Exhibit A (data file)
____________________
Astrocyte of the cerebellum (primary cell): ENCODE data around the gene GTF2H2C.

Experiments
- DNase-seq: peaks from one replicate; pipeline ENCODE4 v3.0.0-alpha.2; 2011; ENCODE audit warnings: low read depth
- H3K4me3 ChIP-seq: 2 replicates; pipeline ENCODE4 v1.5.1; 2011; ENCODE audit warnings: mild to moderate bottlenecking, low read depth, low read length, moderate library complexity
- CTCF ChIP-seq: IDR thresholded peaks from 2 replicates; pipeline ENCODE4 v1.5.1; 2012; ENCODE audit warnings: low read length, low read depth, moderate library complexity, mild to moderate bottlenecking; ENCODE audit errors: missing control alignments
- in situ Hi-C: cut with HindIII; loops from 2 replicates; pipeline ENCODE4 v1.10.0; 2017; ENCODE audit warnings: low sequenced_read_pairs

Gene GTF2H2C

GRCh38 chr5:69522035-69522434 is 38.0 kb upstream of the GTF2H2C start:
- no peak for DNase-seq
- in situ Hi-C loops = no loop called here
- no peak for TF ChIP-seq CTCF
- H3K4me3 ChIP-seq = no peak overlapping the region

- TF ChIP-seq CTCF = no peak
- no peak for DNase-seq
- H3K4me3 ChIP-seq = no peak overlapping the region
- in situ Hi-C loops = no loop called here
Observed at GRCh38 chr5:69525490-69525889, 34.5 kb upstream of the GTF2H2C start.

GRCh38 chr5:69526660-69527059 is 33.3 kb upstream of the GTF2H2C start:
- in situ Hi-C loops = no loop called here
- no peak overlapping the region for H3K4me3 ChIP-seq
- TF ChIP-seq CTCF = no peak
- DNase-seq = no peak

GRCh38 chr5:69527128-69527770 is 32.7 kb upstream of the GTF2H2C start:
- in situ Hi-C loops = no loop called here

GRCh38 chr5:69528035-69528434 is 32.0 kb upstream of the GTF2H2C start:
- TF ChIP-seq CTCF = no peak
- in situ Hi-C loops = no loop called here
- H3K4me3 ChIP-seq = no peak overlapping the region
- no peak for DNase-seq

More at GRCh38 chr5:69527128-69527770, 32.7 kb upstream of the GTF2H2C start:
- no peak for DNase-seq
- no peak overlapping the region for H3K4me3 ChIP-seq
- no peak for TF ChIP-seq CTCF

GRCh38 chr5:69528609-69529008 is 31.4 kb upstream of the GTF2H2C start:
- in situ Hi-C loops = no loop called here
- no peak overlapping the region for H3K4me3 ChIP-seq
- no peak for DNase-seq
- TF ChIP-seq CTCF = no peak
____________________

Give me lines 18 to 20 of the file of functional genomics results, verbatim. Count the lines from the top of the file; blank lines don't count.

GRCh38 chr5:69526660-69527059 is 33.3 kb upstream of the GTF2H2C start:
- in situ Hi-C loops = no loop called here
- no peak overlapping the region for H3K4me3 ChIP-seq